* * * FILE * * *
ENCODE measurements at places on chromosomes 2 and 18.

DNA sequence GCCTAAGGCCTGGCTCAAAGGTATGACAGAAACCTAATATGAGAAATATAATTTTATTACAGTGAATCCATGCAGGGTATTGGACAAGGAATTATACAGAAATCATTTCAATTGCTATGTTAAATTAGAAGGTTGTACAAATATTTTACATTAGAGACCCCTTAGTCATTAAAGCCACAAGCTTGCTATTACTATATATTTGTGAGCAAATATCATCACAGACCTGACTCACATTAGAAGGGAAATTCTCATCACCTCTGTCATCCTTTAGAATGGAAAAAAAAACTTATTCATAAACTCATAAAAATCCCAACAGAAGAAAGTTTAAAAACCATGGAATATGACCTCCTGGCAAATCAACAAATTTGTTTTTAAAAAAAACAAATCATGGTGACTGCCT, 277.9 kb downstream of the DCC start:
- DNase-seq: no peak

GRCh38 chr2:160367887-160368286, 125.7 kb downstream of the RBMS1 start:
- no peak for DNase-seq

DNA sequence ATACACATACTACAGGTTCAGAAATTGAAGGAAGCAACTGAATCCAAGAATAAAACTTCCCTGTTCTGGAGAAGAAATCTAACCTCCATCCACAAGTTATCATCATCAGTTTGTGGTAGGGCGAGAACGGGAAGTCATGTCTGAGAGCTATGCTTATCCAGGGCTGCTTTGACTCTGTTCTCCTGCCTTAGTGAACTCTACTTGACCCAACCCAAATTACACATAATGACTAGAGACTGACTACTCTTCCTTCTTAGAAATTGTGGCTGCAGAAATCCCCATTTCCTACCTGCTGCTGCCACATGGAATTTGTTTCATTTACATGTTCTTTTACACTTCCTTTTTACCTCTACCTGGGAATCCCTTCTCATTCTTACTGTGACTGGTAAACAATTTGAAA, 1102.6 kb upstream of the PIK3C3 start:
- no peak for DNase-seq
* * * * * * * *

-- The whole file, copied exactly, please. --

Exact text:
ENCODE measurements at places on chromosomes 2 and 18.

DNA sequence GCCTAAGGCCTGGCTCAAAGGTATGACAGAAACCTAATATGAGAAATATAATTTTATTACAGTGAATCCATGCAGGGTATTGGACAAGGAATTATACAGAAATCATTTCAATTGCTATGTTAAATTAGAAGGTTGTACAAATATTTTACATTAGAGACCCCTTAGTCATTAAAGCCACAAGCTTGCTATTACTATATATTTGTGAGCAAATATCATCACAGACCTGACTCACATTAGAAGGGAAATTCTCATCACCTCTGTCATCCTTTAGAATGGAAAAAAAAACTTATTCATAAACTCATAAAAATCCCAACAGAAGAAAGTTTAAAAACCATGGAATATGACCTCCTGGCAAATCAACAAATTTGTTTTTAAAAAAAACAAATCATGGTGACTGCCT, 277.9 kb downstream of the DCC start:
- DNase-seq: no peak

GRCh38 chr2:160367887-160368286, 125.7 kb downstream of the RBMS1 start:
- no peak for DNase-seq

DNA sequence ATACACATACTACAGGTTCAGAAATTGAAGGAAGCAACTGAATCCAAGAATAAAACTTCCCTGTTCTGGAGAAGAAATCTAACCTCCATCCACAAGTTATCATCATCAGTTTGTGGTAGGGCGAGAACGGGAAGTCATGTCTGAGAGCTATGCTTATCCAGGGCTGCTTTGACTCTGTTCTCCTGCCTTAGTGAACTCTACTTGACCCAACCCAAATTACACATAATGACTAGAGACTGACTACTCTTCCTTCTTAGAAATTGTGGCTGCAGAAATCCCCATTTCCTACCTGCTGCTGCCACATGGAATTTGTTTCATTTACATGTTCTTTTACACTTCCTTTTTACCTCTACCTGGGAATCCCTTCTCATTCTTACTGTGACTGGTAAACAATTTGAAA, 1102.6 kb upstream of the PIK3C3 start:
- no peak for DNase-seq